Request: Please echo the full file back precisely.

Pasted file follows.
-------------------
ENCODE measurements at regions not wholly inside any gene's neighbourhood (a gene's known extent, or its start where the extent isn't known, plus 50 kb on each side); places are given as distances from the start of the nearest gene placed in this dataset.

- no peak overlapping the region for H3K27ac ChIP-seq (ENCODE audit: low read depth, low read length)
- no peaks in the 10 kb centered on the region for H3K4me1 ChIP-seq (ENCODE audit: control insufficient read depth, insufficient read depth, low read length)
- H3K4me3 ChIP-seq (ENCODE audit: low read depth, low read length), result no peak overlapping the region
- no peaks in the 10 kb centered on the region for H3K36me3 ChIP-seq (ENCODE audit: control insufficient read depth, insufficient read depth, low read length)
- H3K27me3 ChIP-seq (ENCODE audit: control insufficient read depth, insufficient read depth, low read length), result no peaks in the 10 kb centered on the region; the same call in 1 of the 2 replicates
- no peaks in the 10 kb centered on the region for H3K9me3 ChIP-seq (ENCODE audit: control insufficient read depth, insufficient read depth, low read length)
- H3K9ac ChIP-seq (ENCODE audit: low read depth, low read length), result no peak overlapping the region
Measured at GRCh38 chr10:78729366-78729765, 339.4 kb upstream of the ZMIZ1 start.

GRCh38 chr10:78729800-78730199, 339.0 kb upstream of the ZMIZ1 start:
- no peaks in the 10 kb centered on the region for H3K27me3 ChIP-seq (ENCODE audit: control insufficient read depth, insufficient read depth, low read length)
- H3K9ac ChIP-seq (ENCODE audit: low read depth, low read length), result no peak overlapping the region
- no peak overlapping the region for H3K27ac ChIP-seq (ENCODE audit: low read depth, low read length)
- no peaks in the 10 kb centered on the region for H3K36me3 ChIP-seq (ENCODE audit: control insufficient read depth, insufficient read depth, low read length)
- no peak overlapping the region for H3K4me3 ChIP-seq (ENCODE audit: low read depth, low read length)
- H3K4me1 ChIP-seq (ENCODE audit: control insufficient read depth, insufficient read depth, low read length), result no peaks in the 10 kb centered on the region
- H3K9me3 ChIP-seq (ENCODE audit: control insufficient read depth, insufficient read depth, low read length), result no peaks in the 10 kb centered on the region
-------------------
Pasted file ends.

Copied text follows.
ENCODE measurements at regions not wholly inside any gene's neighbourhood (a gene's known extent, or its start where the extent isn't known, plus 50 kb on each side); places are given as distances from the start of the nearest gene placed in this dataset.

- no peak overlapping the region for H3K27ac ChIP-seq (ENCODE audit: low read depth, low read length)
- no peaks in the 10 kb centered on the region for H3K4me1 ChIP-seq (ENCODE audit: control insufficient read depth, insufficient read depth, low read length)
- H3K4me3 ChIP-seq (ENCODE audit: low read depth, low read length), result no peak overlapping the region
- no peaks in the 10 kb centered on the region for H3K36me3 ChIP-seq (ENCODE audit: control insufficient read depth, insufficient read depth, low read length)
- H3K27me3 ChIP-seq (ENCODE audit: control insufficient read depth, insufficient read depth, low read length), result no peaks in the 10 kb centered on the region; the same call in 1 of the 2 replicates
- no peaks in the 10 kb centered on the region for H3K9me3 ChIP-seq (ENCODE audit: control insufficient read depth, insufficient read depth, low read length)
- H3K9ac ChIP-seq (ENCODE audit: low read depth, low read length), result no peak overlapping the region
Measured at GRCh38 chr10:78729366-78729765, 339.4 kb upstream of the ZMIZ1 start.

GRCh38 chr10:78729800-78730199, 339.0 kb upstream of the ZMIZ1 start:
- no peaks in the 10 kb centered on the region for H3K27me3 ChIP-seq (ENCODE audit: control insufficient read depth, insufficient read depth, low read length)
- H3K9ac ChIP-seq (ENCODE audit: low read depth, low read length), result no peak overlapping the region
- no peak overlapping the region for H3K27ac ChIP-seq (ENCODE audit: low read depth, low read length)
- no peaks in the 10 kb centered on the region for H3K36me3 ChIP-seq (ENCODE audit: control insufficient read depth, insufficient read depth, low read length)
- no peak overlapping the region for H3K4me3 ChIP-seq (ENCODE audit: low read depth, low read length)
- H3K4me1 ChIP-seq (ENCODE audit: control insufficient read depth, insufficient read depth, low read length), result no peaks in the 10 kb centered on the region
- H3K9me3 ChIP-seq (ENCODE audit: control insufficient read depth, insufficient read depth, low read length), result no peaks in the 10 kb centered on the region